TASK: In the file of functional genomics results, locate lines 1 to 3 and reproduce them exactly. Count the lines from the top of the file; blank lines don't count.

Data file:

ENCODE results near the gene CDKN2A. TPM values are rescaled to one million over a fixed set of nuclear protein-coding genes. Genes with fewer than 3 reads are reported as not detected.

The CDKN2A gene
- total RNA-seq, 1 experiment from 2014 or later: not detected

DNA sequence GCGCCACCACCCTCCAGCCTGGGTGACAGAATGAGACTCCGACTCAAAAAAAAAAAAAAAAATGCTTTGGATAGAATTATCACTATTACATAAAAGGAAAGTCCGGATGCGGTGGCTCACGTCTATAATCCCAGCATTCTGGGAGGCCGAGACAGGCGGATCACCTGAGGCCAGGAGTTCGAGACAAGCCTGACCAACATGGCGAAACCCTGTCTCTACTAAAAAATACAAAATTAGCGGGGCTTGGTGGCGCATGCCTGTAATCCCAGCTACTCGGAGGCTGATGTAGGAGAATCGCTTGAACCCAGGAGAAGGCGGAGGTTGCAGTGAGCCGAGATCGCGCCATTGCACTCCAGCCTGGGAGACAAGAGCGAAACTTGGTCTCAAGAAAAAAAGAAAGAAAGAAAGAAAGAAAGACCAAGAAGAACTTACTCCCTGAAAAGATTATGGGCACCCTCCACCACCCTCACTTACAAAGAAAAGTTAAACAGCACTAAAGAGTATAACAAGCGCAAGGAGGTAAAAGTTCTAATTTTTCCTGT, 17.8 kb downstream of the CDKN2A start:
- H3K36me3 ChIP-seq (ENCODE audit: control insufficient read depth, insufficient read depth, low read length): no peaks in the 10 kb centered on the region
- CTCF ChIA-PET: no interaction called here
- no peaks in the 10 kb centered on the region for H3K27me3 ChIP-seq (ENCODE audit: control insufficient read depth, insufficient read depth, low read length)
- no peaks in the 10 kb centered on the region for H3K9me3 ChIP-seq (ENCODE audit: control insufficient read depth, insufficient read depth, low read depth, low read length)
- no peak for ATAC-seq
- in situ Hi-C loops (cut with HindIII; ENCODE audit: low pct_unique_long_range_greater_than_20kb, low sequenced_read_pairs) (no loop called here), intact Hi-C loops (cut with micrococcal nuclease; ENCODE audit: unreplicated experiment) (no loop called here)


ENCODE results near the gene CDKN2A. TPM values are rescaled to one million over a fixed set of nuclear protein-coding genes. Genes with fewer than 3 reads are reported as not detected.

The CDKN2A gene
- total RNA-seq, 1 experiment from 2014 or later: not detected